Understanding what is happening in the ground under a building or other structure, including the type of foundation on which it is built, can be the key to determining the cause of subsidence and possible solutions. This is especially important for private, commercial and municipal owners in areas where the ground is known to be unstable. Homes built on loose soil, old landfills, sand, and deep clay can be particularly affected by seasonal or extreme weather conditions, droughts, and floods. Historical mining activity can also affect properties in certain areas.
Structural problems often arise due to different levels of humidity in the clay base, layers of which can shrink or crack and shift in hot weather, and then expand in wetter or colder seasons. Other problems can occur due to tree roots, removing moisture from the soil or penetrating the pipe while the creation of underground leaks. As an example, poor drainage under a concrete slab was identified as the likely cause of subsidence of a restaurant with a veranda in a brick house with a facing near Belgorod. The homeowner was worried that the entire building would need major repairs with partial dismantling of structures. Fortunately, after solving the main drainage problems, the house was re-leveled within a short period of time using Uretek technology, compared to the timing of replacement or other solutions.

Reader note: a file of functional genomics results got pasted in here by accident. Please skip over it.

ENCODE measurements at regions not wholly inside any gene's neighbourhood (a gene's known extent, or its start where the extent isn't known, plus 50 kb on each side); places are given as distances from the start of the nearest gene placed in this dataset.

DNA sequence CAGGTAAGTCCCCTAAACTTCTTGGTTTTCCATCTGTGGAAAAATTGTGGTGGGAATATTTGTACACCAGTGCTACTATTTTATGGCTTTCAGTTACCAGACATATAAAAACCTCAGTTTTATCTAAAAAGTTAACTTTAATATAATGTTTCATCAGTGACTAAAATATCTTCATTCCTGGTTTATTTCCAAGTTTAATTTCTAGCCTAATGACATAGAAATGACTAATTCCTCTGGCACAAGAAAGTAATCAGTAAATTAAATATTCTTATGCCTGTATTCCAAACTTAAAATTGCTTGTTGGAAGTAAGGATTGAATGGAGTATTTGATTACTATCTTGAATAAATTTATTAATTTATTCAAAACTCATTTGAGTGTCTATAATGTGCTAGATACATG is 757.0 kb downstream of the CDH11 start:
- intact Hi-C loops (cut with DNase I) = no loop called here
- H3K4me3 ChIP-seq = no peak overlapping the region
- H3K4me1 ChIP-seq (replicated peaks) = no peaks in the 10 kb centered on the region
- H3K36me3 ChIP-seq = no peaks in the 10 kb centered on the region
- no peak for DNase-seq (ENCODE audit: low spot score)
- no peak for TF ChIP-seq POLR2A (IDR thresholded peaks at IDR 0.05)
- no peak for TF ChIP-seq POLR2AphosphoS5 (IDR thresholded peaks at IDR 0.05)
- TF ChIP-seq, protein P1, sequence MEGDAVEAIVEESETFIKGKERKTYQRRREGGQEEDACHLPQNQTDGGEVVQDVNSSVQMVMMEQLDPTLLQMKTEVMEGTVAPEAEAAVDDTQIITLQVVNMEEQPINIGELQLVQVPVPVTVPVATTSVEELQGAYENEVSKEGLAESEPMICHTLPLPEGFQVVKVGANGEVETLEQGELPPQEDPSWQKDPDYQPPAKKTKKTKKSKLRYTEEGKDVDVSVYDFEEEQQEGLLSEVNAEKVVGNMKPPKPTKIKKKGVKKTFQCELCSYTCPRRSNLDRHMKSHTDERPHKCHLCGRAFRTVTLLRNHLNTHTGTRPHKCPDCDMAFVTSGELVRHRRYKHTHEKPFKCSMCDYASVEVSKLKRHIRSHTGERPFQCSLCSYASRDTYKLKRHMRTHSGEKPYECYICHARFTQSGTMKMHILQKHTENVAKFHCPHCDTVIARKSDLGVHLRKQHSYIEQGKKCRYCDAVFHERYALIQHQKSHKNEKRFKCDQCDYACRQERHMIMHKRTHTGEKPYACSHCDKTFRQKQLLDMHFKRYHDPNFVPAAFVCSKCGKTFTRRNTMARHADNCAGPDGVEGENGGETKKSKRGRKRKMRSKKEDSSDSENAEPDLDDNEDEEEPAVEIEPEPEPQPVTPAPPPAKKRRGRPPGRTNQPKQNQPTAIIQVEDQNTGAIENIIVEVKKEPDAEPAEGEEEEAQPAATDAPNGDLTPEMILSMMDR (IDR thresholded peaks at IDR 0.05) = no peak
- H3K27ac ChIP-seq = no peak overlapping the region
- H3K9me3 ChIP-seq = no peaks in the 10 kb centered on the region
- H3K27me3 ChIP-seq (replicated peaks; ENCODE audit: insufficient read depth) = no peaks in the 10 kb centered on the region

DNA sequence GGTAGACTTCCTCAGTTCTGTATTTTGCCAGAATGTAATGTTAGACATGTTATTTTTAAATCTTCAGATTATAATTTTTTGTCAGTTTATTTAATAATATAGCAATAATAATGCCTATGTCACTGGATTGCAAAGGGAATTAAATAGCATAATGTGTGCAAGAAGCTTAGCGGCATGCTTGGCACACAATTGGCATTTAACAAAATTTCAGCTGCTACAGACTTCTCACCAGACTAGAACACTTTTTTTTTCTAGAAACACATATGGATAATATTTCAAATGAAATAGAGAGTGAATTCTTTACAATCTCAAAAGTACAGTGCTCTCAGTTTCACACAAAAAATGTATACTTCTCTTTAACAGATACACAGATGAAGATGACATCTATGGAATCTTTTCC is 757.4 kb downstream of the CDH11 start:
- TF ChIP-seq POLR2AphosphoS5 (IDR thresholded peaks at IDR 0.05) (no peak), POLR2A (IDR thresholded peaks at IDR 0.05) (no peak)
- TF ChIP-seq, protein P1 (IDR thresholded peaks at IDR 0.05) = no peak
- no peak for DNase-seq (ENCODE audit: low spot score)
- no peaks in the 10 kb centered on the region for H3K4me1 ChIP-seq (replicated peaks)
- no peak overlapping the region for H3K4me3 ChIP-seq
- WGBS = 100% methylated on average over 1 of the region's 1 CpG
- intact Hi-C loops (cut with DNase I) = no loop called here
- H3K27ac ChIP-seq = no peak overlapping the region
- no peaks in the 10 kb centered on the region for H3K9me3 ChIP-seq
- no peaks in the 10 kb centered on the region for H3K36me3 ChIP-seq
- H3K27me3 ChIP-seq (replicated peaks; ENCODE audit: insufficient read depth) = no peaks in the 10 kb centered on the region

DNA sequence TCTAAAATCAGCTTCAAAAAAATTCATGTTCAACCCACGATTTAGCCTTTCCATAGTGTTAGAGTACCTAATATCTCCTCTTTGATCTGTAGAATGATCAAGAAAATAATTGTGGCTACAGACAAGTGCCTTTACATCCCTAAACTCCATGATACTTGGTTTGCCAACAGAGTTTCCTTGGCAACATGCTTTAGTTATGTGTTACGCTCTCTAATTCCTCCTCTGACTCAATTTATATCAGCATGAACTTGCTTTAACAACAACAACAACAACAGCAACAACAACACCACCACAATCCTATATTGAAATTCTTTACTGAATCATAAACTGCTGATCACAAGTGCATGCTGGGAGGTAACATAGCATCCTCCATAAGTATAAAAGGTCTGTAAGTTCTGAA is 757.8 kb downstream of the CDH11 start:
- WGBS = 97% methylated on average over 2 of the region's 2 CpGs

Seismic activity, such as earthquakes, can cause a temporary loss of ground stability, known as decompression, which can then lead to subsidence.
Subsidence can also occur when nearby earthworks, tunneling, drilling, or piling cause vibration and ground movement, which affects the stability of the foundation base. Whether it's a neighbor building a pool, new pit developments in the area, or major infrastructure projects, it's important to understand the cause of drawdown to effectively address this problem. Uretek restoration solutions can usually be applied with minimal impact to protect the integrity of even the most fragile buildings, such as a Church or other cultural heritage building, where the foundations can often be affected by deep excavations during restoration or repair.